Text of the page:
This program is designed to enable students to see, formulate, and articulate visual concepts through the manipulation of forms and materials. Its basic aim is to develop their awareness of visual expression within the humanist tradition.
Students must complete at least 33 credit hours in studio and at least 12 credit hours in art history, including the following:
Students must complete the degree requirements of the College of Arts and Sciences.
At least 20 credit hours of studio and 6 credit hours of art history must be completed in residence on the Bloomington campus.
All art history and studio courses transferred from another institution or campus must be evaluated by an appropriate faculty member in the School of Fine Arts before they may be applied toward a major in fine arts. See "Transferred Credit Review."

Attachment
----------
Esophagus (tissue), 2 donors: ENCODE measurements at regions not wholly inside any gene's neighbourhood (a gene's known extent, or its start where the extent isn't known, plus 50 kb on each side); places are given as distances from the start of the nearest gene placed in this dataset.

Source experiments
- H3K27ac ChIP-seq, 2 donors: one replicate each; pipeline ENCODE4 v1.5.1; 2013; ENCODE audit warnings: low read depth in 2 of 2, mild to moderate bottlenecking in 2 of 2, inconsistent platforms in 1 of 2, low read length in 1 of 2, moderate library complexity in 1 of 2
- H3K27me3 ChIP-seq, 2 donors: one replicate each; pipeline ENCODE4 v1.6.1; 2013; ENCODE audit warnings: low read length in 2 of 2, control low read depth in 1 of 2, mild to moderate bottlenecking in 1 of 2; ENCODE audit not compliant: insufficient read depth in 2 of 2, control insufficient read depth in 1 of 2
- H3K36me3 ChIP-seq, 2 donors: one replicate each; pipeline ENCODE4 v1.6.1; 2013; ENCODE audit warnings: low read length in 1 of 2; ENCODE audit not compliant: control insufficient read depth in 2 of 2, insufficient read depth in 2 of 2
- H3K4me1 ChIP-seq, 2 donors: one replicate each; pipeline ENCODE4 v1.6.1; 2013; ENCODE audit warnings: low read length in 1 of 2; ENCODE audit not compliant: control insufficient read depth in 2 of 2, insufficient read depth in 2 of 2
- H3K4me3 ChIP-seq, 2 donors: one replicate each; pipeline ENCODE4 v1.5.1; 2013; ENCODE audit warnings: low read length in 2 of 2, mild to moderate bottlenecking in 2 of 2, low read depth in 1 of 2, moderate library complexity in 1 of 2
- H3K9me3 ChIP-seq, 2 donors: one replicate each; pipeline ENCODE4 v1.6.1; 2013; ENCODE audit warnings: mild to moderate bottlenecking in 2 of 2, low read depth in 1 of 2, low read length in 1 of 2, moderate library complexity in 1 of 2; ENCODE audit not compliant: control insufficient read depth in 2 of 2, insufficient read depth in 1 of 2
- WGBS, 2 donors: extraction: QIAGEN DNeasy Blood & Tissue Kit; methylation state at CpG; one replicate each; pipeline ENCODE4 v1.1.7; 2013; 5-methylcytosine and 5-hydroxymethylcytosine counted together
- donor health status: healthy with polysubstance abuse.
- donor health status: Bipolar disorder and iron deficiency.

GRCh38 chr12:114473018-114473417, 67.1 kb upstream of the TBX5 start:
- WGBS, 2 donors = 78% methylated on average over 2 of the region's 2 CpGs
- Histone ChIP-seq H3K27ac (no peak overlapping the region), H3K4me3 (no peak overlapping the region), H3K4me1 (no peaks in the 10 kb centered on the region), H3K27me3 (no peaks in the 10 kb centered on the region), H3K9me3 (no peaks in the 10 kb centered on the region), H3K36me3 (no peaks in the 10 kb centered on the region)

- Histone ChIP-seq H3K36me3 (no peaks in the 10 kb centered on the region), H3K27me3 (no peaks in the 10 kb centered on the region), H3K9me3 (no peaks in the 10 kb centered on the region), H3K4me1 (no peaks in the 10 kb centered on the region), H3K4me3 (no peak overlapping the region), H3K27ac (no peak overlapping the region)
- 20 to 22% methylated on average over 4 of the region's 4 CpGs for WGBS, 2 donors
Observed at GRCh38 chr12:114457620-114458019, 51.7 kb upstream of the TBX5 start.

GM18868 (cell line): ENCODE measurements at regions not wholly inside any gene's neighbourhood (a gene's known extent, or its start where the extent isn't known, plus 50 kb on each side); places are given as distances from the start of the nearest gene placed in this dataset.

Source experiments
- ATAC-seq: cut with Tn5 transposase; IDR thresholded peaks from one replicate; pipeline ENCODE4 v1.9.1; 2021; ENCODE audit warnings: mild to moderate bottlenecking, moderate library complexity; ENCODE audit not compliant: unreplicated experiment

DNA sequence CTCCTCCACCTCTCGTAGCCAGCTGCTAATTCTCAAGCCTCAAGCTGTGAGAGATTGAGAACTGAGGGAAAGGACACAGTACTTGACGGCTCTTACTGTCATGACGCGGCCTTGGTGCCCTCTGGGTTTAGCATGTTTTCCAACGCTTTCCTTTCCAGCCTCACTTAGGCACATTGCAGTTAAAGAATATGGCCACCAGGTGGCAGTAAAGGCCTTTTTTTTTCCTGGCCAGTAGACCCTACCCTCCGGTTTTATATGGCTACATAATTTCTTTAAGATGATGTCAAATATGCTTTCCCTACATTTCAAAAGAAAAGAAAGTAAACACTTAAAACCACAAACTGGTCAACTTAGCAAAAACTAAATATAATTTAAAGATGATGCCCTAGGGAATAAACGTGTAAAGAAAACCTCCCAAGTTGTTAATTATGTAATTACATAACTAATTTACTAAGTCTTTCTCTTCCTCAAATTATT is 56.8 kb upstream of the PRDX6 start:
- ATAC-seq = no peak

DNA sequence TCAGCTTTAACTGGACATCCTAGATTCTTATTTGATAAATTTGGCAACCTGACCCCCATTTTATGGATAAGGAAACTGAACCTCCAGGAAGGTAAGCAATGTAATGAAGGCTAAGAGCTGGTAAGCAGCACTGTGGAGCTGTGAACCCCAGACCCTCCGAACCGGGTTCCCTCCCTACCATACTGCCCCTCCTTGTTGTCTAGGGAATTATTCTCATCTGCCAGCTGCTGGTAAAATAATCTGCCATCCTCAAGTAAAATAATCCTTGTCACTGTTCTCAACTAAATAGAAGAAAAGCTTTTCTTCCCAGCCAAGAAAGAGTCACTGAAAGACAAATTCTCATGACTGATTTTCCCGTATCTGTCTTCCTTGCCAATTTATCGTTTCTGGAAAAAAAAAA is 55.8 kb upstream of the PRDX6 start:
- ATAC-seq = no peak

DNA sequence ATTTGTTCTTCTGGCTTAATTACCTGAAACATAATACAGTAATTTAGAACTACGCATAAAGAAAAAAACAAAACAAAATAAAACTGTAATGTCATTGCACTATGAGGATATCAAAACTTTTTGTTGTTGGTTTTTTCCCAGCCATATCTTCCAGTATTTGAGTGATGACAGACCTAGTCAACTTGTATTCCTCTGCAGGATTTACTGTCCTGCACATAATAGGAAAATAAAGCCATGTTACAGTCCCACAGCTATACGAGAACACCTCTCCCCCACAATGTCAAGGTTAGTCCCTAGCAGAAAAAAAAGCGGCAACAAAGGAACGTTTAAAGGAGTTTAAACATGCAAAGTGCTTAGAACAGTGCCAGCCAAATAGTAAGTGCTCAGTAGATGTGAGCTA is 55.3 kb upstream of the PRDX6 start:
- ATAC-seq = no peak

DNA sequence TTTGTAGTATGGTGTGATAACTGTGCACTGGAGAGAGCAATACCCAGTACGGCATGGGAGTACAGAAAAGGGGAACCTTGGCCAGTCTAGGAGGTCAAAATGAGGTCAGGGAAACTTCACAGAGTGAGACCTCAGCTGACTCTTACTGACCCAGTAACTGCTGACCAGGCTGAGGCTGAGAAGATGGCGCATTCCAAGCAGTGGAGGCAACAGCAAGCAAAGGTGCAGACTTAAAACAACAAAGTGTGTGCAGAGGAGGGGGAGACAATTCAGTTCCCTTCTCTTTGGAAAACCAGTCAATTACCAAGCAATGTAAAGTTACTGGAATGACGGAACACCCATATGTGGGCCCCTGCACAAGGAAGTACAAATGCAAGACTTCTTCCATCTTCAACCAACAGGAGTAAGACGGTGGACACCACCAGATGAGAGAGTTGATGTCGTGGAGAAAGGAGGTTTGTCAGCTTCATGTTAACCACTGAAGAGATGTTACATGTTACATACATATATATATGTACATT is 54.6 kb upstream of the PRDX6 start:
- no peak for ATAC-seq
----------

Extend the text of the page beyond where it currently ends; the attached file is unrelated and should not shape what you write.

Limit on Fine Arts Credit Hours
A maximum of 63 credit hours of fine arts will count toward the 122 credit hours required for the B.A. degree.
Students must complete five courses in studio with a C– or higher, including:
This program is designed to meet the needs of exceptional students who desire intensive studio experience within the context of the liberal arts. They must have demonstrated superior ability and motivation in a particular studio discipline.
Admission to the B.F.A. program in any studio area is subject to a portfolio review, judgment of grades, and a personal interview with the faculty of that area. Applications are not usually considered until students have had at least two studio courses on the Bloomington campus.
Students must complete at least 62 credit hours in studio and at least 12 credit hours in art history, including the following:
Students must complete the degree requirements of the College of Arts and Sciences.
Students should plan the distribution of their programs within the areas offered under the guidance of area advisors.
At least 40 credit hours of studio and 6 credit hours of art history must be completed in residence on the Bloomington campus.